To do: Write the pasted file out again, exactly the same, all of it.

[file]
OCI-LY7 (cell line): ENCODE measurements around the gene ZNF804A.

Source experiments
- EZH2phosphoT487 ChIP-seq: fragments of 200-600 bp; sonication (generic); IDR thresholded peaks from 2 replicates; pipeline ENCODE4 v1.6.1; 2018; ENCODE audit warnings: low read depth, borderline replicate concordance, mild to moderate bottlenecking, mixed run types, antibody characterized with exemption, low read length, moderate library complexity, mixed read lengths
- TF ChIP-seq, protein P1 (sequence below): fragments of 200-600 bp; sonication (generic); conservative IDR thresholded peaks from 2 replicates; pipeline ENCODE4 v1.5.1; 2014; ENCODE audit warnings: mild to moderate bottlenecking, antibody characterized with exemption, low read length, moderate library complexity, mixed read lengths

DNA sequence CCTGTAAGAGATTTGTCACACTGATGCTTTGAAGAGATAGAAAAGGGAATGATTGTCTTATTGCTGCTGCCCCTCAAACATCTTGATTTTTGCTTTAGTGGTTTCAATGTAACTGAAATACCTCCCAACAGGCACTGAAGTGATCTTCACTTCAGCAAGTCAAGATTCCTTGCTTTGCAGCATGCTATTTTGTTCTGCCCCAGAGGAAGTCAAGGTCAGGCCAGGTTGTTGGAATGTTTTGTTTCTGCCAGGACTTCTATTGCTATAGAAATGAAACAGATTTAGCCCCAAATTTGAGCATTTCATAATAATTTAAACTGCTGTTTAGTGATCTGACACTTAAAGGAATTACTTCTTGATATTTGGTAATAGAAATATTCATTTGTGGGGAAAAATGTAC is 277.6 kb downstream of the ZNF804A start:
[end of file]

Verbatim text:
OCI-LY7 (cell line): ENCODE measurements around the gene ZNF804A.

Source experiments
- EZH2phosphoT487 ChIP-seq: fragments of 200-600 bp; sonication (generic); IDR thresholded peaks from 2 replicates; pipeline ENCODE4 v1.6.1; 2018; ENCODE audit warnings: low read depth, borderline replicate concordance, mild to moderate bottlenecking, mixed run types, antibody characterized with exemption, low read length, moderate library complexity, mixed read lengths
- TF ChIP-seq, protein P1 (sequence below): fragments of 200-600 bp; sonication (generic); conservative IDR thresholded peaks from 2 replicates; pipeline ENCODE4 v1.5.1; 2014; ENCODE audit warnings: mild to moderate bottlenecking, antibody characterized with exemption, low read length, moderate library complexity, mixed read lengths

DNA sequence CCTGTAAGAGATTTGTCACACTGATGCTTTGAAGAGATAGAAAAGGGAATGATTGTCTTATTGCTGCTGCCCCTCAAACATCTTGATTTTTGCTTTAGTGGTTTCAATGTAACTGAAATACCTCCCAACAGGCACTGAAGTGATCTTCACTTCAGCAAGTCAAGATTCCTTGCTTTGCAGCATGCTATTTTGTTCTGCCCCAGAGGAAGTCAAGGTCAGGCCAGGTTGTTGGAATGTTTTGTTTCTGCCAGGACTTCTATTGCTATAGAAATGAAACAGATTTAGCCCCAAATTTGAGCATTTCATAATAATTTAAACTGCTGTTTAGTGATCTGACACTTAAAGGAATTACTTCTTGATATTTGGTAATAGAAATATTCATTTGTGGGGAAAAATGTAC is 277.6 kb downstream of the ZNF804A start: